Looking at some of the company's competition, the two names that are mentioned in connection with Apple the most are Google and Microsoft (NASDAQ: MSFT). With the acquisition of Motorola Mobility, Google now has the capability to compete head-to-head with Apple in integrated hardware and software. The company's Google Play site is the company's web based version of iTunes. If mobile computing is the future then Google has taken a big lead, considering that Android is the number one mobile operating system. The part of Google's offering that seems lacking is that the company does not have a competitive operating system that does not require internet connectivity. While Chrome OS is decent, I believe Google needs to produce a standalone operating system if the company expects to compete across all hardware categories. This is opposite from the situation that Microsoft finds itself in. With Windows running the majority of PCs, the company dominates traditional computing. The challenge now is for Windows 8 to compete in a mobile world that is owned by Android and iOS.
While Apple certainly faces competitive pressures, the numbers certainly favor the company. At today's price, Apple sells for just over 12 times expected 2012 earnings. With a new dividend giving investors a yield of about 1.9%, the stock is no longer just a growth story. Where Apple clearly has the lead, is expected growth in earnings per share. While Google is expected to grow at about 16%, and Microsoft's growth is expected at roughly 9%, Apple crushes both numbers with a better than 22% expected rate of growth. Google pays no dividend, and Microsoft's yield of 2.7% still does not make up for the company's much slower expected earnings growth. If Apple continues to innovate and deliver improvements to successive generations of devices, today's price will be considered a good entry point. If the company didn't have any major products upcoming I would be worried, but we've seen this story play out before with the iPhone 4S, and I believe the same dynamic is at work with the new iPhone as well.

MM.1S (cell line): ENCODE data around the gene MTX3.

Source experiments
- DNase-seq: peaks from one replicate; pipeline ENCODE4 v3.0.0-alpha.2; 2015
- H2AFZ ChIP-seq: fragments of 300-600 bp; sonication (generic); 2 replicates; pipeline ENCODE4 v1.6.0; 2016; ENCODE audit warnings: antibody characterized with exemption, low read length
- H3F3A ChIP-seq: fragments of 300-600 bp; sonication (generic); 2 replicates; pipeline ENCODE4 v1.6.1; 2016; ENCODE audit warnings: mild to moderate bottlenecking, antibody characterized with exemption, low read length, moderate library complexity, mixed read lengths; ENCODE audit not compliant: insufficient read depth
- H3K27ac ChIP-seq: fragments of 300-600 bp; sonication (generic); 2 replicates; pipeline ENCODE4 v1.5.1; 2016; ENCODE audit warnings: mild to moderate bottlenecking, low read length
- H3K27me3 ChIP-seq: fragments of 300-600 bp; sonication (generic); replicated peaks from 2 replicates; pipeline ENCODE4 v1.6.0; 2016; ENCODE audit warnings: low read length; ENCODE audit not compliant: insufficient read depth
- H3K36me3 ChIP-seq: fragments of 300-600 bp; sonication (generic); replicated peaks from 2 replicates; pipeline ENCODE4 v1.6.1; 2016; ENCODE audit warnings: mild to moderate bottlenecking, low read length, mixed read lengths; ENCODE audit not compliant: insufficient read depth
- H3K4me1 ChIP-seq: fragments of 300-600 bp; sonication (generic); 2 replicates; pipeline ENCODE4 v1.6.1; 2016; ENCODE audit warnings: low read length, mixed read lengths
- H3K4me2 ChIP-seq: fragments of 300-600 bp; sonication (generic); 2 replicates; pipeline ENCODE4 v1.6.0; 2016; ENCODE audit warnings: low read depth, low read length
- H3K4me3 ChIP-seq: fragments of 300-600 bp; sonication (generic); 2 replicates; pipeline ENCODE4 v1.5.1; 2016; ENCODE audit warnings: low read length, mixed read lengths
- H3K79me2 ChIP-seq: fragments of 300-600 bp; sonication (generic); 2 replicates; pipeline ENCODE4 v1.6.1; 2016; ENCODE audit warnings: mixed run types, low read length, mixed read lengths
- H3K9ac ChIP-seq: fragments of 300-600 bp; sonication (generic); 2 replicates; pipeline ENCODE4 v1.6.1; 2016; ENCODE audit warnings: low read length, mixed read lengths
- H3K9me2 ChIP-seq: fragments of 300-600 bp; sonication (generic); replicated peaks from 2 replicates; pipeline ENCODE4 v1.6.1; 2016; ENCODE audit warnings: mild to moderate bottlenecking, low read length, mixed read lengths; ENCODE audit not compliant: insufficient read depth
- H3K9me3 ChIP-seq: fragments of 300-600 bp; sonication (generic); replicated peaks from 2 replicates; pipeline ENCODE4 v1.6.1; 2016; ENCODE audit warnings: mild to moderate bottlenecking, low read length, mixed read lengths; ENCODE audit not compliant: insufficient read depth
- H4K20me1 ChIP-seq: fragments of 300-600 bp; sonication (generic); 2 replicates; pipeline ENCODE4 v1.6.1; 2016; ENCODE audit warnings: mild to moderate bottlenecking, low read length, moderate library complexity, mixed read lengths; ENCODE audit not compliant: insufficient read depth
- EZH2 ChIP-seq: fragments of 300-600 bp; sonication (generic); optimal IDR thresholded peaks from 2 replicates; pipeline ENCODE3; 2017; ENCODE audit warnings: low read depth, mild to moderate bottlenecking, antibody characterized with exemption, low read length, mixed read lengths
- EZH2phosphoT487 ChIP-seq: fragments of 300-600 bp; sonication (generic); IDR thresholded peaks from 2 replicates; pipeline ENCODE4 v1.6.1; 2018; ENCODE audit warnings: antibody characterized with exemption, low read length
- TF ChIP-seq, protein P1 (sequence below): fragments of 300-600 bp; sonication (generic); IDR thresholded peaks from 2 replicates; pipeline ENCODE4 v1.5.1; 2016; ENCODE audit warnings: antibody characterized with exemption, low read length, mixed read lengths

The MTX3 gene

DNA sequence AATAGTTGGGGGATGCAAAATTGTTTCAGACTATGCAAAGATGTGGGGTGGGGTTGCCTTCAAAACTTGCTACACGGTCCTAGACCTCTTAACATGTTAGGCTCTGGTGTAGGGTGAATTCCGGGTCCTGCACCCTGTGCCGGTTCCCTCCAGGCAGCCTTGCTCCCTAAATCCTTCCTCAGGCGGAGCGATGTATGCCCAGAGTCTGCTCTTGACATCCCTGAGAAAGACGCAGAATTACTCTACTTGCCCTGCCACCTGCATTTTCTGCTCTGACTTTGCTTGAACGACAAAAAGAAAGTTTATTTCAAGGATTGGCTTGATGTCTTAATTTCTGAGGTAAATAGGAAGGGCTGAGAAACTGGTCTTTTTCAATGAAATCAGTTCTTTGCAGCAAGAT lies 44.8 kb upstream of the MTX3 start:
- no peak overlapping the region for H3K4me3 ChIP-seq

MHenage owns shares of Apple. The Motley Fool owns shares of Apple, Google, and Microsoft. Motley Fool newsletter services recommend Apple, Google, and Microsoft. Try any of our Foolish newsletter services free for 30 days. We Fools may not all hold the same opinions, but we all believe that considering a diverse range of insights makes us better investors. The Motley Fool has a disclosure policy.If you have questions about this post or the Fool’s blog network, click here for information.